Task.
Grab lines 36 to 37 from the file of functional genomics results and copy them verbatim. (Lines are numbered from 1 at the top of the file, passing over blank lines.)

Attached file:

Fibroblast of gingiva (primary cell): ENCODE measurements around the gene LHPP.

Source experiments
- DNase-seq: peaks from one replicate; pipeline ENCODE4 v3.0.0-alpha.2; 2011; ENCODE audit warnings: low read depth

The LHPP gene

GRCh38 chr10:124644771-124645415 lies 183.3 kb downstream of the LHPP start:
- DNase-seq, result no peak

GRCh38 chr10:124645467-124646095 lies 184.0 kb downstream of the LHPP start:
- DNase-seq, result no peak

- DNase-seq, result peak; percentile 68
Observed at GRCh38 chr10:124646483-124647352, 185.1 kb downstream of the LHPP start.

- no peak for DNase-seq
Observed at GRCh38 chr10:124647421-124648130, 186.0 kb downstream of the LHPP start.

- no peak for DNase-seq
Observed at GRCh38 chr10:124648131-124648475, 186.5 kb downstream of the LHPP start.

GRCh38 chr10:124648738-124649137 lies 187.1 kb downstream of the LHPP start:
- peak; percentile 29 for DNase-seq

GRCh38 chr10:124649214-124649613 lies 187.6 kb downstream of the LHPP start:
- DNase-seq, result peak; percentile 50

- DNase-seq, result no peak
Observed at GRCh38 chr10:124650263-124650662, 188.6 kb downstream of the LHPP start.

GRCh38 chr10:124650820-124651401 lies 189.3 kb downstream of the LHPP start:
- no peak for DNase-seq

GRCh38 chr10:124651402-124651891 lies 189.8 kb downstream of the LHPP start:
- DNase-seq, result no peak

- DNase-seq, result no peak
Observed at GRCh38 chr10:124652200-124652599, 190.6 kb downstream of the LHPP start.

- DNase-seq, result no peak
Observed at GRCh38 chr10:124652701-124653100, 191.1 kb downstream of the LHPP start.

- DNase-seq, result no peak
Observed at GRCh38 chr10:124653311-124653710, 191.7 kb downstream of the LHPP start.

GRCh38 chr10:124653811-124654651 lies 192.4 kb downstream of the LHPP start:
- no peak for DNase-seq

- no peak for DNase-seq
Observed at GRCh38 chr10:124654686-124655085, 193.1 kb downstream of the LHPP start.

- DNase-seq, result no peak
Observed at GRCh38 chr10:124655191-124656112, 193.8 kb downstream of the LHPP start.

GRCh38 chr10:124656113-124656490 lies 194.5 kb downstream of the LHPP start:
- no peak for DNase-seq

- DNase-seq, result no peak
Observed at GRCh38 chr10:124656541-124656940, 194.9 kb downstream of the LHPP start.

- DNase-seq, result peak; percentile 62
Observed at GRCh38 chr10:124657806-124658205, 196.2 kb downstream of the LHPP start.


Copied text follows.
Observed at GRCh38 chr10:124655191-124656112, 193.8 kb downstream of the LHPP start.

GRCh38 chr10:124656113-124656490 lies 194.5 kb downstream of the LHPP start: